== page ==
I hope my analogy has struck a chord with you. In education, we refer to this as a paradigm shift: a fundamental change in approach or underlying assumptions. If you see failures as a defeat, that may become, or already is your habit. Ultimately, our habits begin to define who we are. Can you think of anyone you know whose consistent perspective on life is “defeat?” I can. These are not happy people. The habit of seeing every “failure” as a curse, no matter how big or small that failure may be, clouds their vision and blocks their ability to be happy. It becomes darn near impossible to live in the present and be optimistic about your future. Think of the toddler who accidentally drops a cup of milk on the kitchen floor. If mom or dad’s reaction is consistently anger and frustration, that toddler inherits the behavior that is modeled.



Think of the toddler who accidentally drops a cup of milk on the kitchen floor. If mom or dad’s reaction is consistently anger and  frustration, that toddler inherits the behavior that is modeled. Reversely, if mom or dad’s reaction is consistent, “Oops! Looks like you had an accident! Let’s clean that up and make sure we try to remember to put that cup of milk over here next time,” then that is the modeled behavior they inherit.


What we learn early on creates and reinforces our habits, and the idea that failure = defeat is something we often transfer to how we treat ourselves when the inevitable challenges come along.

Challenges will come and go, that’s a guarantee. We can also say pretty confidently that we will not always, especially in the moment, choose idealistic positive behavior and reactions to “failures.” But when we make a conscious paradigm shift, a change of mindset from labeling and seeing mistakes as failures to instead identifying them as opportunities to learn and grow, our entire life will change.


I wish I could tell you that it was as easy visiting the doctor and having a medical procedure done, but I can’t. The truth is, the concept of failure disappears over time if you consciously practice optimism. Purposeful practice is a disciplined self-awareness that eventually replaces a bad habit with a better one. It’s a paradigm shift that is completely attainable to even the most pessimistic among us. It not only changes how you feel and see yourself, but it changes the perception that others have of you and how they feel about you as well. You become more likable! Unless you are already a completely self-actualized person (I’ve never met one), practicing a positive mindset with a purpose in our daily “failures” changes you for the better. You’ll transform from Scrooge on Christmas Eve to the Scrooge on Christmas morning! And it won’t take three ghost visits to develop that change!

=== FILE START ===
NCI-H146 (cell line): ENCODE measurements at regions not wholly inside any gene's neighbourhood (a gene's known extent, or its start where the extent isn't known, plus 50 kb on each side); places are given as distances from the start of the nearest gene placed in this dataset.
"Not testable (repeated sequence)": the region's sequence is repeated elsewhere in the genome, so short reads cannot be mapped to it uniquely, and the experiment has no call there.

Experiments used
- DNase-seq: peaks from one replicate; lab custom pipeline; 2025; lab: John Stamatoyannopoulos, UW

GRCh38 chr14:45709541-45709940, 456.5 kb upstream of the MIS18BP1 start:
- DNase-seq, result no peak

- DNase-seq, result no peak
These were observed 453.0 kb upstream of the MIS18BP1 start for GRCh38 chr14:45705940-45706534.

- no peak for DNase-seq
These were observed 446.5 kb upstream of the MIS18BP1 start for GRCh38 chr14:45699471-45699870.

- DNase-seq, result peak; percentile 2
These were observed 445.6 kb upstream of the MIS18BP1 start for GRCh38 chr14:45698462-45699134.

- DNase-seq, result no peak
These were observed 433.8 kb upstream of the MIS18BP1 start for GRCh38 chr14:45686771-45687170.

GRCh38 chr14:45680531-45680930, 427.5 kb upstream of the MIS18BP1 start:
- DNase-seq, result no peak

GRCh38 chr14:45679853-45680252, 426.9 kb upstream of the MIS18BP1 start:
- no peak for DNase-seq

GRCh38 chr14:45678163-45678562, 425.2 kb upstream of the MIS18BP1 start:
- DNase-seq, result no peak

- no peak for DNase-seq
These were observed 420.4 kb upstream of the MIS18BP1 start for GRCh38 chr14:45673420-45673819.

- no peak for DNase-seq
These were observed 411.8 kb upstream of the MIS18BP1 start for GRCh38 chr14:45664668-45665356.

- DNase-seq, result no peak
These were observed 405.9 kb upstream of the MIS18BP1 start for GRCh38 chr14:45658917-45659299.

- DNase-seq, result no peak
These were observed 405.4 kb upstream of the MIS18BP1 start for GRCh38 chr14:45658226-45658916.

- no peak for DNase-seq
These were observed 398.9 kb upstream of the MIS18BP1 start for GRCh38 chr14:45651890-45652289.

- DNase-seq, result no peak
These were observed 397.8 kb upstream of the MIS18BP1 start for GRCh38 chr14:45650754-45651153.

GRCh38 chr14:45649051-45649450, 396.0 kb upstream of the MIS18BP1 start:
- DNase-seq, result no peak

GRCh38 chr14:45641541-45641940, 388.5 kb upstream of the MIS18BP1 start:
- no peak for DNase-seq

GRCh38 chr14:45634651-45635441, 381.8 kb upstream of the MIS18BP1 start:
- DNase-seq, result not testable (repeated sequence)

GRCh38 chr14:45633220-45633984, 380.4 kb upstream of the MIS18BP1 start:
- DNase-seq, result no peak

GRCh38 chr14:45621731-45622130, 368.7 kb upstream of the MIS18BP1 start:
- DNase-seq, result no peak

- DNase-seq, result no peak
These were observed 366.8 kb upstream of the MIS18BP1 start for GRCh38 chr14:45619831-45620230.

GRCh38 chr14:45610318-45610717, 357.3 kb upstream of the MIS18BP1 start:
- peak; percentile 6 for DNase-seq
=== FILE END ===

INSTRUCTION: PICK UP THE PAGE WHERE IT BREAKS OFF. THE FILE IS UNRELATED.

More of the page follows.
Your spiritual lobotomy aftercare plan will also include constant self-evaluation, vulnerability, self-honesty, and some risk taking. Without that kind of thoughtful and genuine nurturing of your mind and heart, the odds are good that you will slip back into old patterns and ways of thinking, preventing the personal growth and happiness that you deserve. So understand that this is a process and a journey, and there will be traps along the way that will test your adherence to the prescribed plan. You might even relapse into once again believing that you have failed or are a failure in some way. But I’m telling you now, friends, there is no such thing as failure. There is only learning, love, and growth.


Practice habits that form a positive mindset, and you will learn how to “fail” successfully. And never forget to open your parachute!

Peace, my friends,